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Great News for Credit Card Borrowers…

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Over the weekend, you may have received a letter from your credit card company about the Credit Card Accountability, Responsibility and Disclosure Act (http://www.whitehouse.gov/the_press_office/Fact-Sheet-Reforms-to-Protect-American-Credit-Card-Holders/). My bank sent me a list of the changes and included the effective date – February 2010. This Act was signed by the Obama Administration in May of this year, but I forgot about it until now.

This change to policy will be helpful to borrowers who struggle to make payments on time and suffer rising interest rates. It also forces credit card companies to apply payments to the debt with the higher interest rate first rather than pay off the teaser rate. I am hoping this will finally give those who find themselves continually stuck in the cycle of debt, a real chance to get ahead.

One of the changes, my favorite of all, is the restriction on issuing cards to those under 21. My first card was peddled to me on my college campus at the ripe old age of 19. I got in the habit of spending more than I made and by 21, I was more than $2,500 in debt.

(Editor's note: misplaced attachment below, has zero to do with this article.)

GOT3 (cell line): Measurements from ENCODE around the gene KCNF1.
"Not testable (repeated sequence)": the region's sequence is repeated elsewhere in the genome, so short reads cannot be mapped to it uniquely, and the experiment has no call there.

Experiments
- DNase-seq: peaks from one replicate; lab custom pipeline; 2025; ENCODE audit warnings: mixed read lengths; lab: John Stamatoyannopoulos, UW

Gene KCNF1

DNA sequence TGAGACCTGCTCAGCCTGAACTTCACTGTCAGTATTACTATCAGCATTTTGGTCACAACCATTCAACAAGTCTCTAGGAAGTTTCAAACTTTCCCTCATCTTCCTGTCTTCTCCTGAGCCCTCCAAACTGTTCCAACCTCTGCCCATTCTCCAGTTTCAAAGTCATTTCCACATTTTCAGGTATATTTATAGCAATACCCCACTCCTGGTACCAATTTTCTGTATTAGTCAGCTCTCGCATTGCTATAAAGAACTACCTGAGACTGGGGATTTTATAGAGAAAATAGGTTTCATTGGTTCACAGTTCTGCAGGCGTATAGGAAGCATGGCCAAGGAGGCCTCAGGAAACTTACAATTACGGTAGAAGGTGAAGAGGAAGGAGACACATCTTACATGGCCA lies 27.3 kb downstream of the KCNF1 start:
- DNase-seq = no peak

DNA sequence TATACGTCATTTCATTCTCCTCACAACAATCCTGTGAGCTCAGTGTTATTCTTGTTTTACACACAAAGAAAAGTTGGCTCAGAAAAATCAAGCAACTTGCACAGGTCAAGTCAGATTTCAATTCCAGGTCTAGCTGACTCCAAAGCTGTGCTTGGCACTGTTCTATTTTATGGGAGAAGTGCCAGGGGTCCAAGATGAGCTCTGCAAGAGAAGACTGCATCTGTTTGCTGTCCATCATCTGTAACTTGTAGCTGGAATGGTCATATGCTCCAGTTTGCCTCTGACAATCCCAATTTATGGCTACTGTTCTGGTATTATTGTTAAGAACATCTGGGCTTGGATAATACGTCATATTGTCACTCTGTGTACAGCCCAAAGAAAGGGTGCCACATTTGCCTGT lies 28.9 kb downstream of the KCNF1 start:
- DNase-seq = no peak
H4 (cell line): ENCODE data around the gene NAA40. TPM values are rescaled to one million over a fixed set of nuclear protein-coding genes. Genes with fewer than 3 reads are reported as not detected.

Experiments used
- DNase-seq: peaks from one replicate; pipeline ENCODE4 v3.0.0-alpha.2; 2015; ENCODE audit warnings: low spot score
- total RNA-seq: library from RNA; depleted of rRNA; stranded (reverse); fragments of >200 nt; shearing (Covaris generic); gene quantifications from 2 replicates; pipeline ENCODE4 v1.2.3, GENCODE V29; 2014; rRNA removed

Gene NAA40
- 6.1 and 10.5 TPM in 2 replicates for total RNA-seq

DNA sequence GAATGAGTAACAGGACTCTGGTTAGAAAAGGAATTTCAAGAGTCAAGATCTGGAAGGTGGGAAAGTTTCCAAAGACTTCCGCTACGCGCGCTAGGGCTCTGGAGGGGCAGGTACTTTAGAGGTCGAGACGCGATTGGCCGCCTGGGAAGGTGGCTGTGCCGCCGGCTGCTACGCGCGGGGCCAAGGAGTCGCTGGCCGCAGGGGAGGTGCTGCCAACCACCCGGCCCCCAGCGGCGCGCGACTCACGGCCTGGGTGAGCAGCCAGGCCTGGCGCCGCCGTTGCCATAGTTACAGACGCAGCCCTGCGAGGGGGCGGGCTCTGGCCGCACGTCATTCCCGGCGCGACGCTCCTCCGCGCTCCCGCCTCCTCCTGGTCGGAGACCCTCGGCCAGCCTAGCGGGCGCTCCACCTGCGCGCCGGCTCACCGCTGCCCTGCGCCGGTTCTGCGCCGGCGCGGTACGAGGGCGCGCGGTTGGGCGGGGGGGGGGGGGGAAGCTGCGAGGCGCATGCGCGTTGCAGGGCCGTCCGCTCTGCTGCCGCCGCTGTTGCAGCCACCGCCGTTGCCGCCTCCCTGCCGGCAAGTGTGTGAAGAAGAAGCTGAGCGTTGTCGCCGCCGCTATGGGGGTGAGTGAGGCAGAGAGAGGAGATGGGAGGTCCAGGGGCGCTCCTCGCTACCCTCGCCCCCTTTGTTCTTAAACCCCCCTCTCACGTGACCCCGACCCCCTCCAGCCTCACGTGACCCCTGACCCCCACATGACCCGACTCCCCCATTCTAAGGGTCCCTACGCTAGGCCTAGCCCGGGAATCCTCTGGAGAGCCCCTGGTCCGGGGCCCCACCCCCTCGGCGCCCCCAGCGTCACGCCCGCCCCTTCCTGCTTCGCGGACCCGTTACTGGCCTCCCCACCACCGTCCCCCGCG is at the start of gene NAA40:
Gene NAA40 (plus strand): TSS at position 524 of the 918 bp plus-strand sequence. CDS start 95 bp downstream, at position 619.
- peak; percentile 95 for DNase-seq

Of course there is still a down side to this – I read an interesting article about how the changes will affect those who are careful with payments and are ‘good’ borrowers. It doesn’t look good! Check out the article at: http://www.associatedcontent.com/article/1791592/us_credit_card_issuers_must_prepare_pg2.html?cat=3

Regardless, I think this change will be good for those seeking to become debt free.


Another Reason to Work on That Credit Score…

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Despite Dave Ramsey recommendations, I’m focused on my credit score and I try to encourage you to stay on top of yours as well. I’ve had the same credit card for 11 years (always carried a balance until last month) and I pay my mortgage on time – even if that means not eating… or selling something.

Sure, if I had no debt and had no plans or acquiring new debt, my credit score wouldn’t matter…

Or would it?

I was reading Parade magazine this week and was reminded of a very important reason to keep up those scores – employment. Employers are using credit scores as another way to narrow down candidates. In this rough job market, that’s the last thing you want to worry about.

My current employer ran a credit check on me prior to offering employment. I had been unemployed for 2 months but had managed to pay my bills. Had my credit score fallen, I likely would have been passed over.

Congress is considering blocking this practice but right now, it’s very legal.

Do you think credit checks are a fair way to judge potential employees?

You can read the article at Parade.com/creditscore


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